Elena's home life is considerably more rustic even than Delafield's Provincial Lady, and although there is, as shown above, some delightful humor, there is also an underlying seriousness in Elena's tale that doesn't always fit the coziness with which the novel begins, as well as one or two jarring elements, such as a strange minor subplot in which several neighbours' dogs are shot and killed by an unknown local terrorist, a mystery that is never solved, at least in the novel. One can imagine such a thing happening, however, so if Shayne took her task of accurately describing a year of her life strictly to heart, then it fits her theme.

The middle section of the book, too, forms quite a contrast with the quietly rustic first and final thirds of her tale. Following a frightening collapse (her generic "heart" again), Elena and her aunt take off, on doctor's orders, for the Continent. (Why my doctor never orders such things is beyond me—today's medical professionals just aren't what they used to be.) They travel in various parts of Spain and France and have various entertaining escapades, as well as, on Elena's part, a romantic interlude with a handsome German doctor (more on her romantic inclinations below). It's hard to see how Elena's rather unrestrained exertions on vacation could have proven more restful for her heart than her usual quiet rural life, but then I'm no doctor.

The most striking of Elena's escapades on the Continent gets into some slightly risqué territory (by middlebrow standards, at least) when Elena accompanies a male acquaintance for a night on the town in Paris, including—at her own insistence—a visit to a brothel. The scene is not sexually explicit in any way, but a young woman who insists on visiting a brothel and then on carrying on, unperturbed, a conversation with two stark naked women about whose lives she is curious, is not, one might safely say, a typical middlebrow heroine. I will say that the scene has a distinct ring of truth, though, and it's certainly great fun to read.

Finally, there's one last unusual element in this novel which I find particularly fascinating. The main underlying sadness in Elena's otherwise cheerful tale is that she is grieving the somewhat mysterious loss of her dear friend Lilian—not in the sense of Lilian being dead but in the sense that something has come between the two of them, presumably Lilian's relationship with a man:

Just at this time Lilian fell in love with an exemplary young man named Phillip. An event which caused me concealed and unspeakable grief, for a friendship like ours could not happen twice, nor in such circumstances continue to be.

Elena's tone when describing her friendship with Lilian, and a suggestion of deeper feelings unspecified, leaves open the possibility that what we're subtly privy to is a lesbian relationship threatened, as so often at a time when same-sex relationships were not accepted as viable options, by Lilian's temptation to marry a man in order to better fit social expectations. For Lilian remains a melancholy presence in Elena's mind throughout, even when, as mentioned above, Elena appears to have a romantic interlude with Karl, a German doctor, and indeed a flirtation or two with other men along the way. What is striking is that, even with Karl for whom she seems to feel a real connection and affection, Elena assiduously assures Karl (and the objects of her other flirtations as well) that she "could never love" them and sends them on their way. One wonders. And then there's the novel's happy ending, in which Lilian, whose near-husband has retreated from the scene, is welcomed with open arms back into cozy Chez-Nous (not, one might note, Chez-Moi).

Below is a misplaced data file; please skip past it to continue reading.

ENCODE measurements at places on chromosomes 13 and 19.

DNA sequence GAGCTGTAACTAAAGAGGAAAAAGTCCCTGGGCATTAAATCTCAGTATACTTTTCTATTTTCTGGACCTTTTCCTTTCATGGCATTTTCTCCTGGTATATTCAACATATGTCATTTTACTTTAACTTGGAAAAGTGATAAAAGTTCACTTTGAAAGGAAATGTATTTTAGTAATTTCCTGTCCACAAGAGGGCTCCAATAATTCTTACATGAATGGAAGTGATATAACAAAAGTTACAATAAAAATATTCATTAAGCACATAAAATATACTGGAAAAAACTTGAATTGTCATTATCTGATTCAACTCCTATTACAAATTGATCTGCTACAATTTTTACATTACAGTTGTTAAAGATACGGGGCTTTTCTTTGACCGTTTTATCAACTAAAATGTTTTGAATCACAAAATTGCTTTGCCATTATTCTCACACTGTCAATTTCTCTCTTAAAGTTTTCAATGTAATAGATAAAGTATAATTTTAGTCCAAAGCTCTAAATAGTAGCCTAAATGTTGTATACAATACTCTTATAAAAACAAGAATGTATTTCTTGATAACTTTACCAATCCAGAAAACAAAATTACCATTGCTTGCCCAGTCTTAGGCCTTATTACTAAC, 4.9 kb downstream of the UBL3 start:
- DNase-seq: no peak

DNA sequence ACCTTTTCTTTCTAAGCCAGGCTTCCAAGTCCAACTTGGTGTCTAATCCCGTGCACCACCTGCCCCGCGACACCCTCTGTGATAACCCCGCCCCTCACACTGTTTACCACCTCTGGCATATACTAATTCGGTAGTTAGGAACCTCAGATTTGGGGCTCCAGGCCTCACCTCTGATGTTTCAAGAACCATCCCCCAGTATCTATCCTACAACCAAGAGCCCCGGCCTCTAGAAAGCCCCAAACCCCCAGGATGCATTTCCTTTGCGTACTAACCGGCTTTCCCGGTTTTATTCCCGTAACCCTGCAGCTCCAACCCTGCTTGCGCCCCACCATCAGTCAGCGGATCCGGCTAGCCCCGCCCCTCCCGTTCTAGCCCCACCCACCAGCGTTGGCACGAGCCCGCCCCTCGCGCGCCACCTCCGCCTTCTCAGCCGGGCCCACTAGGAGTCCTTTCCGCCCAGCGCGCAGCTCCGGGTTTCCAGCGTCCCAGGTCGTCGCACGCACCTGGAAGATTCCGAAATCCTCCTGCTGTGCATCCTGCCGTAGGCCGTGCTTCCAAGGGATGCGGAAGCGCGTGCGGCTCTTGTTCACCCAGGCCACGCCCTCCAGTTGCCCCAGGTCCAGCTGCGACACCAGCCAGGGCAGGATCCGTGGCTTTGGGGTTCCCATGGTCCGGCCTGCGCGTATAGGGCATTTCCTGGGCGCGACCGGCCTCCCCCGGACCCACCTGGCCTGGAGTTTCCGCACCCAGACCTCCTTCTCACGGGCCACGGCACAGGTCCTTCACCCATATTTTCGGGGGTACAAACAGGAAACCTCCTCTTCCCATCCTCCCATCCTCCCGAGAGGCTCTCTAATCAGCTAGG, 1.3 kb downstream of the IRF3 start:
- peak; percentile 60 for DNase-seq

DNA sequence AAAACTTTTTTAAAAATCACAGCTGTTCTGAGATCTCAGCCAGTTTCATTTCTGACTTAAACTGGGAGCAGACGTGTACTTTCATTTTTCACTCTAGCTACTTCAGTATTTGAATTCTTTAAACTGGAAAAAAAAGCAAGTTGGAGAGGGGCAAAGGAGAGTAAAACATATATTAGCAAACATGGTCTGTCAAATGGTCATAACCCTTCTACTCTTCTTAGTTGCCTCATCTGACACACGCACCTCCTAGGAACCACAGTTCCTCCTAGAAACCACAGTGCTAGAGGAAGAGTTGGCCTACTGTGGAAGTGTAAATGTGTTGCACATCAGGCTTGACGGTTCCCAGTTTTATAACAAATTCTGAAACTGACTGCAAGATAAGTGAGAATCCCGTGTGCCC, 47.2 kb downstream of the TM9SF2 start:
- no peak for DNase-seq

Although it's certainly not presented with the "shouting from the rooftops" explicitness of a Well of Loneliness, what I think we have in Everyday, just a few years after Well, is a fascinating, quirky, subtle lesbian romance that was able to "pass" as a benign idyll of "simple, uneventful happenings" and therefore avoid both the condemnation of literary moralizers and the unhappy endings that were then seen as de rigueur for such scandalous characters. It also makes the undoubtedly male Observer critic's conclusion that next time Shayne "may try something a little more emotional" amusingly ridiculous!

Mind you, I'm not claiming that Everyday is a great novel per se. As already noted, Shayne's assiduous detailing of exactly what happens makes the overall work a bit misshapen, and it does drag a bit here and there. There's also some racist language, particularly during that same night out in Paris with Colonel Ellis, when they visit a jazz club (referred to using the n word), but the usage seems intended as innocently descriptive, judging from the a few lines later when Colonel Ellis has to forbid her from happily joining in a dance with a handsome black man (Colonel Ellis might therefore be a racist, but Elena doesn't seem to be). She also refers, in the same scene, to "a superbly handsome Jewess" apparently with entirely complimentary intent. And, one more slight weakness for me, there's a somewhat dizzying array of local characters that I found it hard to keep straight (so to speak).

But even if Everyday is not a perfect novel, it's definitely one of the most fascinating oddities I've ever come across. What it is, too, is completely extraordinary in its perspective. Whether or not Elena is in fact a lesbian, she is certainly an unusual, intriguing, and irresistible heroine.


  1. What an interesting sounding novel. It certainly sounds thought provoking and makes one wonder how much is fiction and how much memoir. Unfortunate that the author doesn't seem to have written more and that this volume is so difficult to obtain.

    Thank you for the review.


  2. Gosh, fascinating - sounds like a mixed bag. Like you, I would of course hunted down any book compared to Delafield and Nichols, and am still quite intrigued to read this. Though I can never hope for such a wonderful and odd drawing!!

  3. Argentine dancers (in the less clumsy way of putting that) presumably refers to the charms of then-new Tango beguilers.